Dimmu Borgir is a Norwegian symphonic black metal band from Oslo, Norway, formed in 1993. Dimmu Borgir means "dark cities" or "dark castles/fortresses" in Icelandic, Faroese and Old Norse. The name is derived from a volcanic formation in Iceland, Dimmuborgir. The band has been through numerous line-up changes over the years; guitarist Silenoz and vocalist Shagrath are the only founding members remaining.
Dimmu Borgir's older releases (since 1992 to 1999) are, according to Allmusic journalist Bradley Torreano, strongly influenced by Darkthrone, Mayhem, Bathory, Emperor, Celtic Frost, Immortal, Venom and Iron Maiden. The band became more progressive and symphonic through the years; many black metal purists consider the band's second album, Stormblåst, to be "the act's last true contribution to black metal". Enthrone Darkness Triumphant, Dimmu Borgir's third album, "distinguished itself in two important areas, firstly forgoing their native language for English and secondly for its dramatic increase in synthesizer content". Significant experimentation started c. 2000, during the era of Spiritual Black Dimensions (due to the addition of Vortex's clean vocals, and the variety of musical ideas from then-new member Mustis), as well as Puritanical Euphoric Misanthropia due to addition of influences from composers such as Antonín Dvořák, Enya, Richard Wagner and Frédéric Chopin. As the music strongly differed from the older, rawer black metal style, Jon "Metalion" Kristiansen called Spiritual Black Dimensions "a fine case of melodic, over-produced symphonic metal. If you like this melodic style I can't really think of anyone doing it better [...]. No, I wouldn't call this black metal. Read the interview with Funeral Mist for the right definition of black metal."
When you ask most new black metal fans, "What was the band that got you into this genre?", you will most likely get the reply of "Dimmu Borgir". Now, some people who claim to be "true" black metal fans discourage this. However, to them I say go to hell. This band, while not true black metal, is a very, very talented symphonic metal band. And, if you are going to try and dispute that For All Tid was not black metal, you need to seriously go take a better look at that album and compare it to others of the era. (Hell, you can compare that album to Filsofem)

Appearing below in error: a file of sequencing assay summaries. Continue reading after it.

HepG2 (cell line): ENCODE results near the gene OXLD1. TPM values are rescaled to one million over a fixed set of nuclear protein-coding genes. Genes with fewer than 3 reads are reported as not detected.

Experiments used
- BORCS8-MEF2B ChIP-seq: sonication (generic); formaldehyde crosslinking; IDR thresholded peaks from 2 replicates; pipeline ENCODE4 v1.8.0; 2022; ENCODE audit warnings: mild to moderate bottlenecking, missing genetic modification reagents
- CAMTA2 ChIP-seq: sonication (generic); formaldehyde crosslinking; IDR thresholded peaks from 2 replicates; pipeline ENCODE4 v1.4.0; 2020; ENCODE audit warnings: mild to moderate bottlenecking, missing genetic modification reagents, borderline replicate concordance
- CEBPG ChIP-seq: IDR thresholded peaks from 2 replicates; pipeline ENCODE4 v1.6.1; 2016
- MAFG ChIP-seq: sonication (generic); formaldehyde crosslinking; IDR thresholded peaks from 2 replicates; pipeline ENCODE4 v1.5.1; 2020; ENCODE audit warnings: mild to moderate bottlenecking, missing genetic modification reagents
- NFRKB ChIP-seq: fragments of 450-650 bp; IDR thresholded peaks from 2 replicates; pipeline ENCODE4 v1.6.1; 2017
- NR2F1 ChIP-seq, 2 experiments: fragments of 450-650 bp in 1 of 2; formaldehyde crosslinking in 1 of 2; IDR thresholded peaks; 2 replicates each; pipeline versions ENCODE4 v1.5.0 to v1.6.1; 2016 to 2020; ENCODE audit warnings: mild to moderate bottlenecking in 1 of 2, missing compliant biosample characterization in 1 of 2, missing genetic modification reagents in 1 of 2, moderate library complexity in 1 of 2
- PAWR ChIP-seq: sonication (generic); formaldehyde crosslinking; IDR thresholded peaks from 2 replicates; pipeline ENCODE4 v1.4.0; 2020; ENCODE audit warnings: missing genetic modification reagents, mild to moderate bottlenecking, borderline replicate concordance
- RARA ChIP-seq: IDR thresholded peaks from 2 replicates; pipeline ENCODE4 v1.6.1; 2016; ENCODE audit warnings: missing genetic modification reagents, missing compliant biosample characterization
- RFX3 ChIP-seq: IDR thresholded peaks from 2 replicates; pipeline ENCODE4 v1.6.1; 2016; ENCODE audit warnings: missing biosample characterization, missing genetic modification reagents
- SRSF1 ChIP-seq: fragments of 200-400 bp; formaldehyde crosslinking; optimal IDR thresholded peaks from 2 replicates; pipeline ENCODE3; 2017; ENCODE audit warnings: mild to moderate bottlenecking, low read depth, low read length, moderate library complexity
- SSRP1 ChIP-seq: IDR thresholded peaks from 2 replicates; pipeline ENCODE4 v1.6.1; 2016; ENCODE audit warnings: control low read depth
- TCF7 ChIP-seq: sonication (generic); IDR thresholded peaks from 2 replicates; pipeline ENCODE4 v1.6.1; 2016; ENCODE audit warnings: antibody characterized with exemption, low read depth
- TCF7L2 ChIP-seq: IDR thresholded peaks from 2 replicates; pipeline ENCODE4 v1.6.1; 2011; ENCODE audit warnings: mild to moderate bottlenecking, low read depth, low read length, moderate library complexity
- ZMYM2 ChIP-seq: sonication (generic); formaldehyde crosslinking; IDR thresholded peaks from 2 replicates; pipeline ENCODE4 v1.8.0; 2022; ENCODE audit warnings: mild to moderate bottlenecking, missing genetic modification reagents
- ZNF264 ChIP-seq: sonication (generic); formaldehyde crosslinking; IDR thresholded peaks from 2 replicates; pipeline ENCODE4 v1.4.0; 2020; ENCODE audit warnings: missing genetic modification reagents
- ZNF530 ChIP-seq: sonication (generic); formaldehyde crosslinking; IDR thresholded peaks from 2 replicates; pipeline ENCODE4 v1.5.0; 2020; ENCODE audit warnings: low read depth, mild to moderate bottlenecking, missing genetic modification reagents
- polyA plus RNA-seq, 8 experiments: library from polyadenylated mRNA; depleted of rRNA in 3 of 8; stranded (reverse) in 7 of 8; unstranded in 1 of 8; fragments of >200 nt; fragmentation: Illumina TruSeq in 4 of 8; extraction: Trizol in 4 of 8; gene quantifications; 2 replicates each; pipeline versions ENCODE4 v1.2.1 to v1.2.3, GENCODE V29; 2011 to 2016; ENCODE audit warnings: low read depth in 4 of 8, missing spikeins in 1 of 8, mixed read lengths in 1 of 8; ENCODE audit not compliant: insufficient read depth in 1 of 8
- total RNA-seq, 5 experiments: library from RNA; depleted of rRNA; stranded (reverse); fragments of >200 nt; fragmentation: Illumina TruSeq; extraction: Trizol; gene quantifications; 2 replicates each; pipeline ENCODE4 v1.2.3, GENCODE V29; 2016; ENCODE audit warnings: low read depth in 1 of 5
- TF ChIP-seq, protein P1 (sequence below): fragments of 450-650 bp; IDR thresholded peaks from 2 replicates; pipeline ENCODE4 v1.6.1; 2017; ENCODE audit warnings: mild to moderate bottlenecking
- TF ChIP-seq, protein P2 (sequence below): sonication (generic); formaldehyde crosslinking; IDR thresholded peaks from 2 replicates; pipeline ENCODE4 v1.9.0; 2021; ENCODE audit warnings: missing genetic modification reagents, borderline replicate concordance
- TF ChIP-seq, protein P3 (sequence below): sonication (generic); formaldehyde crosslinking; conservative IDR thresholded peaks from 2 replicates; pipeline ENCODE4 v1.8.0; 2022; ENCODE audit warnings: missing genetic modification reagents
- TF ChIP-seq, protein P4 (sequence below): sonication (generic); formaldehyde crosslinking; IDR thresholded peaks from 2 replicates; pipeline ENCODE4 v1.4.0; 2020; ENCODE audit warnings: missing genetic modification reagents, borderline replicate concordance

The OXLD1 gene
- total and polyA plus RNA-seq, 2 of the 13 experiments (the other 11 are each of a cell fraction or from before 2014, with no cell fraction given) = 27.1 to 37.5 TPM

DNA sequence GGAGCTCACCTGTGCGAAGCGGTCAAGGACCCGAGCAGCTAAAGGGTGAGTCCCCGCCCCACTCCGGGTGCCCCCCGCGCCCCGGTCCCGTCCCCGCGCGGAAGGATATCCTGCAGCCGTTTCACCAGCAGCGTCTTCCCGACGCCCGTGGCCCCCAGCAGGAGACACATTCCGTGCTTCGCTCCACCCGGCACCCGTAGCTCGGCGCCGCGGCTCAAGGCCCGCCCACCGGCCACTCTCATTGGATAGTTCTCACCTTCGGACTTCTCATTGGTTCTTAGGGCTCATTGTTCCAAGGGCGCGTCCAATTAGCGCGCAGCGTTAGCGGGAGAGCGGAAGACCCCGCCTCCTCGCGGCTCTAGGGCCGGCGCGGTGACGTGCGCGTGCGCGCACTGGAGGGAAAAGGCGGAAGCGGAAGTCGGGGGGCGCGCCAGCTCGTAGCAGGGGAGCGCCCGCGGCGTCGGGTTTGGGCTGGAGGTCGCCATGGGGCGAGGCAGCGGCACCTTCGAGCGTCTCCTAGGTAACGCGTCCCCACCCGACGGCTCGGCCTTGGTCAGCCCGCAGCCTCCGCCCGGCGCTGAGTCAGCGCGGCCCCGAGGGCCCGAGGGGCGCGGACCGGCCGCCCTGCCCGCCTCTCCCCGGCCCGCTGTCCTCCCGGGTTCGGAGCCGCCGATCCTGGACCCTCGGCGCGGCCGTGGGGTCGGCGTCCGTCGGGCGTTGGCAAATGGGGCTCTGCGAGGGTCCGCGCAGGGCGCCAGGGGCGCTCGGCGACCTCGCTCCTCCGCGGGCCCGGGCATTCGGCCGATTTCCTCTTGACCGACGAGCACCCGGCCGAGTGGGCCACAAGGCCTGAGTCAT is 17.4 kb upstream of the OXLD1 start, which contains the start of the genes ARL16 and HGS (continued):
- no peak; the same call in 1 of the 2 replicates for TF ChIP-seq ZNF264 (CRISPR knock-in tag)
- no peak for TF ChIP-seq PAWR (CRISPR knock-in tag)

Yes, it is true that Dimmu Borgir's work has strayed from true black metal. In fact, now I would call them extreme metal. Yes, extreme metal is an umbrella term used to group all sub-genres of (all extreme sub-genres that is) of metal together. For example, extreme metal encompasses death metal, black metal, thrash etc... However, with bands like Dimmu Borgir and Cradle of Filth running about, you cannot just stick one genre on them and call it good. Extreme metal, as a genre tag for a band, would say that the band uses elements from all forms of metal to complete a work of musical art. Now, that is how I see this band. Their more recent albums, In Sorte Dioboli and Death Cult Armageddon, show strong hints of symphonic black metal, while at the same time, bringing in a newer form of almost groove metal. You still hear the stereotypical blast beats and double bass, but you also get clear vocals, smooth guitar work, and an overall elegant feel to certain stages of songs.
Once again, some people will say that this is not real metal and this band is just a bunch of Norwegian posers. To each his own. Those people only go off and listen to the most raw, underground crap that they can find. And hey, that's all fine with me. I've listened to many underground and raw bands before. I remember when Black Funeral sounded like crap (some still say they do). To sum it all up, Dimmu Borgir is one of the best extreme metal bands around today. They attract fans from all over the world and they have sold millions of copies of their albums. Some people say that they have commercialized their music too much, but if the band wants to make money, more power to them. If you enjoy bands around the lines of Ensiferum, Immortal, and Cradle of Filth, you will almost definitely enjoy Dimmu Borgir. (Maybe not ALL of their stuff, but you will find at least one enjoyable song...) Wide ThumbClearartFanart Banner User Comments